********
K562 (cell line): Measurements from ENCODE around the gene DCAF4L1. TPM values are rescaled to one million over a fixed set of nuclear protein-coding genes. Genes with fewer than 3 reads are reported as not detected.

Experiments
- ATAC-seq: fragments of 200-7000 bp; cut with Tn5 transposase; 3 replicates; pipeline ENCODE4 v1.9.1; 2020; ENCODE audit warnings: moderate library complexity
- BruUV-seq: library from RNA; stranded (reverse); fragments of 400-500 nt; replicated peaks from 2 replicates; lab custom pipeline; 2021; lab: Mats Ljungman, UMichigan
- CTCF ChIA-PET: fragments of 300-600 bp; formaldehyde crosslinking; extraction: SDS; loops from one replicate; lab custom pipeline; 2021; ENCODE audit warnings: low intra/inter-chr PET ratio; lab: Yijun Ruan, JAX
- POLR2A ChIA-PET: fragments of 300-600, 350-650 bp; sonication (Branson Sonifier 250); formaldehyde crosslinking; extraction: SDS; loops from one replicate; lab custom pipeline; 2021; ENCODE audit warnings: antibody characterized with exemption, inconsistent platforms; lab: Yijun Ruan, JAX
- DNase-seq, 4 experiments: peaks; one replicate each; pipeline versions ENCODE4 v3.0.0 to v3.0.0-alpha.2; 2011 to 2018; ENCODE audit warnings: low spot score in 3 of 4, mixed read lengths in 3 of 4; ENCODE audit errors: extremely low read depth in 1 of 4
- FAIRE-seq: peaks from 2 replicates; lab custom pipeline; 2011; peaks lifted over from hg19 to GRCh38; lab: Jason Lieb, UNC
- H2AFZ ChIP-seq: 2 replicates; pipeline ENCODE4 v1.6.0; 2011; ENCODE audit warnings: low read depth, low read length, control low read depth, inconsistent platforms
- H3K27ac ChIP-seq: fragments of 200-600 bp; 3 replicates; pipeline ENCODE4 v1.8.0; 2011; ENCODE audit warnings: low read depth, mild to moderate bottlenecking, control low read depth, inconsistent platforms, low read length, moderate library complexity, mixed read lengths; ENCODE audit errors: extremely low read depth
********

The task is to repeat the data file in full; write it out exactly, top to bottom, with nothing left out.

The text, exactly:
K562 (cell line): Measurements from ENCODE around the gene DCAF4L1. TPM values are rescaled to one million over a fixed set of nuclear protein-coding genes. Genes with fewer than 3 reads are reported as not detected.

Experiments
- ATAC-seq: fragments of 200-7000 bp; cut with Tn5 transposase; 3 replicates; pipeline ENCODE4 v1.9.1; 2020; ENCODE audit warnings: moderate library complexity
- BruUV-seq: library from RNA; stranded (reverse); fragments of 400-500 nt; replicated peaks from 2 replicates; lab custom pipeline; 2021; lab: Mats Ljungman, UMichigan
- CTCF ChIA-PET: fragments of 300-600 bp; formaldehyde crosslinking; extraction: SDS; loops from one replicate; lab custom pipeline; 2021; ENCODE audit warnings: low intra/inter-chr PET ratio; lab: Yijun Ruan, JAX
- POLR2A ChIA-PET: fragments of 300-600, 350-650 bp; sonication (Branson Sonifier 250); formaldehyde crosslinking; extraction: SDS; loops from one replicate; lab custom pipeline; 2021; ENCODE audit warnings: antibody characterized with exemption, inconsistent platforms; lab: Yijun Ruan, JAX
- DNase-seq, 4 experiments: peaks; one replicate each; pipeline versions ENCODE4 v3.0.0 to v3.0.0-alpha.2; 2011 to 2018; ENCODE audit warnings: low spot score in 3 of 4, mixed read lengths in 3 of 4; ENCODE audit errors: extremely low read depth in 1 of 4
- FAIRE-seq: peaks from 2 replicates; lab custom pipeline; 2011; peaks lifted over from hg19 to GRCh38; lab: Jason Lieb, UNC
- H2AFZ ChIP-seq: 2 replicates; pipeline ENCODE4 v1.6.0; 2011; ENCODE audit warnings: low read depth, low read length, control low read depth, inconsistent platforms
- H3K27ac ChIP-seq: fragments of 200-600 bp; 3 replicates; pipeline ENCODE4 v1.8.0; 2011; ENCODE audit warnings: low read depth, mild to moderate bottlenecking, control low read depth, inconsistent platforms, low read length, moderate library complexity, mixed read lengths; ENCODE audit errors: extremely low read depth